Compliance With RoHS Standards Is Easy With Us

For more than a decade, RoHS standards (“RoHS” is an acronym that stands for “Restriction of Hazardous Substances”) have been regulating the use of certain hazardous substances in the manufacturing of electronic equipment in Europe. The U.S. followed Europe down the same path and adopted RoHS directives in the years shortly after. More recently, a new RoHS directive was added in Europe, imposing restrictions on the use of the same hazardous substances that are in the original directives, but in two new categories: medical devices and control/monitoring instruments.

While RoHS started mainly because of concern about the use of lead in manufacturing, it addresses the use of the other hazardous materials in addition to lead, including cadmium, mercury, hexavalent chromium, polybrominated biphenyls, and polybrominated diphenyl ethers.

Overall, the purpose of the RoHS standards is to protect the environment. States like California say the RoHS standards were created “to limit the amounts of certain hazardous heavy metals in specific waste electronic devices so that those metals never find their way into landfills or elsewhere, where they can eventually be released into the environment.”

Some manufacturers and design engineers who work with other metal and alloy suppliers have said they find it difficult to meet RoHS standards because RoHS mandates that each component of a device must fulfill the entire RoHS directive. For example, if a single small part or subsystem in an electronic device is not in compliance, the entire device is not in compliance, which will likely result in an expensive redesign of a device.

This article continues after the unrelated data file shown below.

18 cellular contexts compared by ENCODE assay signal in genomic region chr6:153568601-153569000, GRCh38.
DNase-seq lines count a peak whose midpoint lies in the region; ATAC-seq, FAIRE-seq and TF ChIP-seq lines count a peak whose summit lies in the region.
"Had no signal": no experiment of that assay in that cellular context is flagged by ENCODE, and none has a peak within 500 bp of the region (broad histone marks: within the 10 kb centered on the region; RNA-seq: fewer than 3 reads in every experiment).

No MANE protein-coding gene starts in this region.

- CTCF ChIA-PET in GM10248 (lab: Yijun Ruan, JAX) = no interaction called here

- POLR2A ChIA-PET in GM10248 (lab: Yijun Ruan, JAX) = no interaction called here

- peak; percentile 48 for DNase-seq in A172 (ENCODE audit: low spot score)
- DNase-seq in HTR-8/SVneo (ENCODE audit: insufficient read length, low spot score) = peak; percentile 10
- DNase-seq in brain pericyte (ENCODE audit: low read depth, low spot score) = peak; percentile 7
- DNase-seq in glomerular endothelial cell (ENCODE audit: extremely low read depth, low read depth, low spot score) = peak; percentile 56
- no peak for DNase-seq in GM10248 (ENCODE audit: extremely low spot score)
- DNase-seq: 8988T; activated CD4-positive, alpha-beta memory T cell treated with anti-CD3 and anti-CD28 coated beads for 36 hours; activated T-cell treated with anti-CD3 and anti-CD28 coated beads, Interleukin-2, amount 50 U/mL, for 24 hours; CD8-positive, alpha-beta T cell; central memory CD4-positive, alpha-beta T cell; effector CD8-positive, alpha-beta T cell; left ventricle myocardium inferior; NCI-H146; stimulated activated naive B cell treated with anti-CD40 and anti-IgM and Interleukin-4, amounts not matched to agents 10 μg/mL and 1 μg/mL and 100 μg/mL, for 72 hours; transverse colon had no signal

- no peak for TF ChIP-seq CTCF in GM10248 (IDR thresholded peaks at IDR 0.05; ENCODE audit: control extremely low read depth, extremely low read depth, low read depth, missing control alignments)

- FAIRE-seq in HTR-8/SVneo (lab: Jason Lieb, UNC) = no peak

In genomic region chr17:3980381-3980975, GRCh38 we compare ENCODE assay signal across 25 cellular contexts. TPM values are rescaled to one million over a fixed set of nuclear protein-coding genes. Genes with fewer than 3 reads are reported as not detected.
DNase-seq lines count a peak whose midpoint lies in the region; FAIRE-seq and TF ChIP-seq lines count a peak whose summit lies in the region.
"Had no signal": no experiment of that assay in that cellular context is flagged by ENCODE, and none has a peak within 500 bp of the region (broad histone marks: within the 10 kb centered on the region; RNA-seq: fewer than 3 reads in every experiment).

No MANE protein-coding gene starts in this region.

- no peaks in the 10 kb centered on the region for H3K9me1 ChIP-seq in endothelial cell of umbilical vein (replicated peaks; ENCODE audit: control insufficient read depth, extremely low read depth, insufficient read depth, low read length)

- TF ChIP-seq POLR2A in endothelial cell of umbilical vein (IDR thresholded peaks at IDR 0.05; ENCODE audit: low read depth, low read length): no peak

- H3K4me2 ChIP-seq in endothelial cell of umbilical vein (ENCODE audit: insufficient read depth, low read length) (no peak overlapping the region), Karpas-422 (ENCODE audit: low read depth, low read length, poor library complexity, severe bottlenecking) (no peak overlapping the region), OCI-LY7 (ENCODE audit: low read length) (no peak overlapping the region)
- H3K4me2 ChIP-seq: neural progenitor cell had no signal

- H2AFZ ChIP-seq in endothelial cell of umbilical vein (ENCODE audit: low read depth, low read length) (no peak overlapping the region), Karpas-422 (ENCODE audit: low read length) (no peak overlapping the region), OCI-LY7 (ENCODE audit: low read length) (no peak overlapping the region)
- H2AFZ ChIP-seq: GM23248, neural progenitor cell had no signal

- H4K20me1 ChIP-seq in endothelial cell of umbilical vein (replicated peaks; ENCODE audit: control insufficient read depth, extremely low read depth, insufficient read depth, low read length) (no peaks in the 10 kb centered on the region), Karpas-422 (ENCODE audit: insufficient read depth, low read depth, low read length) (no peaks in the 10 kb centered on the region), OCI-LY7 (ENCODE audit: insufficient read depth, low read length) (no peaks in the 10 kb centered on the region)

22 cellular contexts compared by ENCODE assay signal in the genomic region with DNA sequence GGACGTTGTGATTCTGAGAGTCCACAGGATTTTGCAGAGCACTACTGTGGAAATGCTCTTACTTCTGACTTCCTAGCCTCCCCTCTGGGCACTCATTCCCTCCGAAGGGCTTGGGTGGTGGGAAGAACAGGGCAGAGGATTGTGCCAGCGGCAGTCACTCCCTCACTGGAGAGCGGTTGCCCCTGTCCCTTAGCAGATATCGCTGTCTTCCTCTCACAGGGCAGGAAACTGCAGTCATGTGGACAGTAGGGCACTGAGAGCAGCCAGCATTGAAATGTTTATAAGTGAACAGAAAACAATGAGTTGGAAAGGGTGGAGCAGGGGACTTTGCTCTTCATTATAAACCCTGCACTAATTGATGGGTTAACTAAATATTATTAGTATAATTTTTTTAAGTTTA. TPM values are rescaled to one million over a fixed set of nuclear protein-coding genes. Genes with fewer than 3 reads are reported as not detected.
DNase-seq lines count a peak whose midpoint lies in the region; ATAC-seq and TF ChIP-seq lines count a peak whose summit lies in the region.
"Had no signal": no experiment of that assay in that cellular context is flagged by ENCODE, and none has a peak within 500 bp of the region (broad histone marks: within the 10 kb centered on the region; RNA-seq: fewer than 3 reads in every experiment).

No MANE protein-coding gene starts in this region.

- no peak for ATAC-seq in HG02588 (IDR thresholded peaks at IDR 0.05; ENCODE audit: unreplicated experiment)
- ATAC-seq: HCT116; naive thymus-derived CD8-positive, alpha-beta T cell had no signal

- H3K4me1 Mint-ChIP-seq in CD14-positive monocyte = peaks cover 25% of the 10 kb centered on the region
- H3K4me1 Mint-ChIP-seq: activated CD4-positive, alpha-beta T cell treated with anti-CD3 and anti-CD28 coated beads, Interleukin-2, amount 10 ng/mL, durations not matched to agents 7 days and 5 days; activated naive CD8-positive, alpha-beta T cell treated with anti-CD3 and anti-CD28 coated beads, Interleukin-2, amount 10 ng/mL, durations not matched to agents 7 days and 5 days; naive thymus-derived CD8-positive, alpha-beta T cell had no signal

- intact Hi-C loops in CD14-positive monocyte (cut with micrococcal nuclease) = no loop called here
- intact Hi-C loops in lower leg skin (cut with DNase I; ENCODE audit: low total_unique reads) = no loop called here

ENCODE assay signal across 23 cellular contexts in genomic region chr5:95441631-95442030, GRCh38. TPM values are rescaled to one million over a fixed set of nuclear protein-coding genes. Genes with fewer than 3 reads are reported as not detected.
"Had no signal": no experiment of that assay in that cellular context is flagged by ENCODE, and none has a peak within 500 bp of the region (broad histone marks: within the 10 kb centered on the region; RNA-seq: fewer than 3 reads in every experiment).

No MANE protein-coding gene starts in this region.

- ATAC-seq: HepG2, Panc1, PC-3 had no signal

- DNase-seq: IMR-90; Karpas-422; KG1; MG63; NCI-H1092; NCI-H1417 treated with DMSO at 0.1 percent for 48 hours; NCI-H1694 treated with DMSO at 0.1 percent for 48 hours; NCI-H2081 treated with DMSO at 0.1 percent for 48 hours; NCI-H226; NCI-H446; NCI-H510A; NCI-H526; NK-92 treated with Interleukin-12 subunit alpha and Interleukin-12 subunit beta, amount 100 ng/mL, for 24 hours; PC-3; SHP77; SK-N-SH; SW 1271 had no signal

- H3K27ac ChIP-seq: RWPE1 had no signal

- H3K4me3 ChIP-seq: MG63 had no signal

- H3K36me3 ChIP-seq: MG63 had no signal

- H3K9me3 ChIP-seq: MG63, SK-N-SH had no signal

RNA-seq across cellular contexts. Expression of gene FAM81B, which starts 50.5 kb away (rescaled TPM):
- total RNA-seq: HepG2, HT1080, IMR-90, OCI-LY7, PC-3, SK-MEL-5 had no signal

As a stock inventory distributor of specialty metals and alloys, we’ve surveyed all of our suppliers for RoHS, and we’ve received notice from them certifying that everyone is in compliance. Therefore, the design engineers and manufacturers who work with us can rest assured that their products are in compliance when they’re designing medical equipment and electronic components made with metals and alloys they’ve purchased through us.

Advertisements
This entry was posted in News and tagged , , , , . Bookmark the permalink.

Leave a Reply

Please log in using one of these methods to post your comment:

WordPress.com Logo

You are commenting using your WordPress.com account. Log Out /  Change )

Google+ photo

You are commenting using your Google+ account. Log Out /  Change )

Twitter picture

You are commenting using your Twitter account. Log Out /  Change )

Facebook photo

You are commenting using your Facebook account. Log Out /  Change )

w

Connecting to %s